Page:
A recent study conducted by a group of researchers from the Weizmann Institute of Science in Israel has estimated that the “anthropogenic mass” present on the planet has now exceeded the biomass, that is, all living organisms, whether plants or animals, present on Earth. By “anthropogenic mass”, the researchers mean “the mass of inanimate, solid objects made by humans and not yet demolished or put out of service.” In order to quantify it, the researchers used a very reliable and internationally recognised method, also used by the OECD (Organisation for Economic Co-operation and Development) and the European Union. For biomass, on the other hand, the researchers synthesised the estimates generated by different methodologies: inventories, modelling, remote sensing.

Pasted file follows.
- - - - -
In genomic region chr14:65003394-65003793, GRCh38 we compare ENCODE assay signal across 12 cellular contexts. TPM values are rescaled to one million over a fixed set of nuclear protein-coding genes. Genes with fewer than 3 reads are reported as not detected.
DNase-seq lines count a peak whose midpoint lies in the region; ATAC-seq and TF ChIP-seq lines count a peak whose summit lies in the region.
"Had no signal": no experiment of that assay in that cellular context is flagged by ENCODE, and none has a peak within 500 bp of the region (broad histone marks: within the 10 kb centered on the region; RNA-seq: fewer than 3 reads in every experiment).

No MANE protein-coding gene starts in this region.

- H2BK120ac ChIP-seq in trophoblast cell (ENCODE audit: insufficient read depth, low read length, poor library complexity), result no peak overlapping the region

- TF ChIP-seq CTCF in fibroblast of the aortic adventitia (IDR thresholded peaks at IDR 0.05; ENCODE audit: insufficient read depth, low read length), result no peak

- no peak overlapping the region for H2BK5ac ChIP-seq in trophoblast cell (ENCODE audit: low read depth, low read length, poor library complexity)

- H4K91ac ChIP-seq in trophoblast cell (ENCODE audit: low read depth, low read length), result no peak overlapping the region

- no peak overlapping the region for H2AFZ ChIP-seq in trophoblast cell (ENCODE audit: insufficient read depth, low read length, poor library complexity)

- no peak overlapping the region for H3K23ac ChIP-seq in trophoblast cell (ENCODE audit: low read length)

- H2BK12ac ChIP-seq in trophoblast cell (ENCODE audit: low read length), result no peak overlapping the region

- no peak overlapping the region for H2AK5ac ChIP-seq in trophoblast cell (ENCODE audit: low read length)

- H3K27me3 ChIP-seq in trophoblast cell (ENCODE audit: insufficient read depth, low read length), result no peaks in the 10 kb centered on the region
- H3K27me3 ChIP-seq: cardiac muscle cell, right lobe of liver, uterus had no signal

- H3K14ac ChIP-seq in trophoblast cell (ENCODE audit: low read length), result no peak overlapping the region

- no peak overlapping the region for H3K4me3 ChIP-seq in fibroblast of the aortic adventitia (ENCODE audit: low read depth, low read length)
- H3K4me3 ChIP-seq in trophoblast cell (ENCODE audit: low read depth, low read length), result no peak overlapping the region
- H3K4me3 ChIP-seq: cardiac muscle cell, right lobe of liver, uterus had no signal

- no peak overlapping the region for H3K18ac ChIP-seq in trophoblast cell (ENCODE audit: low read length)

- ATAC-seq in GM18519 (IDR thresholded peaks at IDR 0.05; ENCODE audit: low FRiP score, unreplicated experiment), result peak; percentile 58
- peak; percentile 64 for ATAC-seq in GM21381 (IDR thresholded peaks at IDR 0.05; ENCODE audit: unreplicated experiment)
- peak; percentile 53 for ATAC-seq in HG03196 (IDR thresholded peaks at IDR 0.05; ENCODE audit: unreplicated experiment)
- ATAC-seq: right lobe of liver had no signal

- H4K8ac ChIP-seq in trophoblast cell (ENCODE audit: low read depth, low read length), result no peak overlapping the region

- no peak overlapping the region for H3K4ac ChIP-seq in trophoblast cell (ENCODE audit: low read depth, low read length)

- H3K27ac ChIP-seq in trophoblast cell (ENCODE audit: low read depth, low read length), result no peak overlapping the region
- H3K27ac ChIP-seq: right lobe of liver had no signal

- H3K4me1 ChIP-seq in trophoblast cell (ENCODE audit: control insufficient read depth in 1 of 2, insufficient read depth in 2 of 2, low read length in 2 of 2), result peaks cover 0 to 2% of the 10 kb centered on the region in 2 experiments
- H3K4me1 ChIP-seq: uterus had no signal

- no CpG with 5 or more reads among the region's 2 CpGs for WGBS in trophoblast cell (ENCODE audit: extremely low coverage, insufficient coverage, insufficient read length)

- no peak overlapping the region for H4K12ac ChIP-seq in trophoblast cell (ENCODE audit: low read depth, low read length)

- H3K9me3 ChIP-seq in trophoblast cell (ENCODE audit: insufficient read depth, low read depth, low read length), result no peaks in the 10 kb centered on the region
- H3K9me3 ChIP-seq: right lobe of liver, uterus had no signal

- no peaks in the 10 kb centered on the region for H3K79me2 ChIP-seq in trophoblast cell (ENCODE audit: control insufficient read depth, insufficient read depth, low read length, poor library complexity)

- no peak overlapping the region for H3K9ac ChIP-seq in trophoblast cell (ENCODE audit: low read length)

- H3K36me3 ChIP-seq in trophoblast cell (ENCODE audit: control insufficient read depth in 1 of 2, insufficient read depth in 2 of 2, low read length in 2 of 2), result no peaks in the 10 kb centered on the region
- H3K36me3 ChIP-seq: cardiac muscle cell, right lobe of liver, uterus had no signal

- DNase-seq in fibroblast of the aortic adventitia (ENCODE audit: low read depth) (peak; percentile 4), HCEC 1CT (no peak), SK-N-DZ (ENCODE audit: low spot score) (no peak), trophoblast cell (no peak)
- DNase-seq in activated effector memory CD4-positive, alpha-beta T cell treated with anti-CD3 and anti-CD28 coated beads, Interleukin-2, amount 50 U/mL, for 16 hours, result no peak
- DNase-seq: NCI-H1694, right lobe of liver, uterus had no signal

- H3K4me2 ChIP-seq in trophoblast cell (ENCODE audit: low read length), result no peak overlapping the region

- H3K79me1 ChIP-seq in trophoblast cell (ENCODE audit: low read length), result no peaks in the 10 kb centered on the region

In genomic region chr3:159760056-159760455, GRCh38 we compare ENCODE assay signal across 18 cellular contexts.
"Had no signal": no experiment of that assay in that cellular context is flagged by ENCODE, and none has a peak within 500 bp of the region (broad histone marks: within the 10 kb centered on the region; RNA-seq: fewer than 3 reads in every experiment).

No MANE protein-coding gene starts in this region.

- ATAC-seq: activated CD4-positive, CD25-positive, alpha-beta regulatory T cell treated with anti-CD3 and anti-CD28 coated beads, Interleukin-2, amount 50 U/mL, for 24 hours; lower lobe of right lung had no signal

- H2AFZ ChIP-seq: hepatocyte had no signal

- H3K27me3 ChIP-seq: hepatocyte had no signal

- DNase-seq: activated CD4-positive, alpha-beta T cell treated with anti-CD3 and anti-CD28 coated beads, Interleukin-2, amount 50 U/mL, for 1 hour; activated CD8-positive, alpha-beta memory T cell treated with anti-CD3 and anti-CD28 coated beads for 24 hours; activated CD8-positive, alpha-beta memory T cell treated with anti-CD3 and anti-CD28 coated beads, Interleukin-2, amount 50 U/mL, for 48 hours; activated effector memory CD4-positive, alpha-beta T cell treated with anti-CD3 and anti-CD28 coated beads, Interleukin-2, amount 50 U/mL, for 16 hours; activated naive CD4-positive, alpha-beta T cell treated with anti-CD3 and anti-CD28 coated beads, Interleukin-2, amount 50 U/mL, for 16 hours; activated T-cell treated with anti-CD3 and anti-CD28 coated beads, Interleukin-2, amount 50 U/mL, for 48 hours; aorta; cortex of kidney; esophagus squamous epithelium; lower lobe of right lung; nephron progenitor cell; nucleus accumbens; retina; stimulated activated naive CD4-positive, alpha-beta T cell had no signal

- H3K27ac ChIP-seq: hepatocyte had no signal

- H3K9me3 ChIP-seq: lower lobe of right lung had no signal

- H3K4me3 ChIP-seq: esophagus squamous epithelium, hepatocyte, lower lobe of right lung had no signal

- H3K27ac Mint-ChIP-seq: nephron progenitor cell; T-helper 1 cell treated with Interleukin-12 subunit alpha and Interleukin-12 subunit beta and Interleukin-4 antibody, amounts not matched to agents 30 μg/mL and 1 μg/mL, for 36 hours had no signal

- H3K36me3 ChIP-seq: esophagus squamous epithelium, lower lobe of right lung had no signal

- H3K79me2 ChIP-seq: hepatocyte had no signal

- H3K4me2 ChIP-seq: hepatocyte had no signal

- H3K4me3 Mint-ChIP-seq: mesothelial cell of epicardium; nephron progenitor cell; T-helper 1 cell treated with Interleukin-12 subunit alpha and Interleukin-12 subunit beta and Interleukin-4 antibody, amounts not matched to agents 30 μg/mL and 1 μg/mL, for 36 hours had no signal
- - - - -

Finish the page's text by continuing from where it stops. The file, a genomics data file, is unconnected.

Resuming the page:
For a century, the anthropogenic mass has been doubling on average every twenty years: just think that for each living human being, the mass of objects produced more than exceeds their own body weight. Every year, human output exceeds 30 billion tons, mostly from buildings and roads. At this rate of production, in 2020 (with a margin of error of six years) the quantity of anthropogenic mass would surpass that of the biomass. “The Earth is exactly at the crossover point between the evolutionary curves of the two masses,” the study’s authors stated. The study is available in the scientific journal Nature, published in December 2020.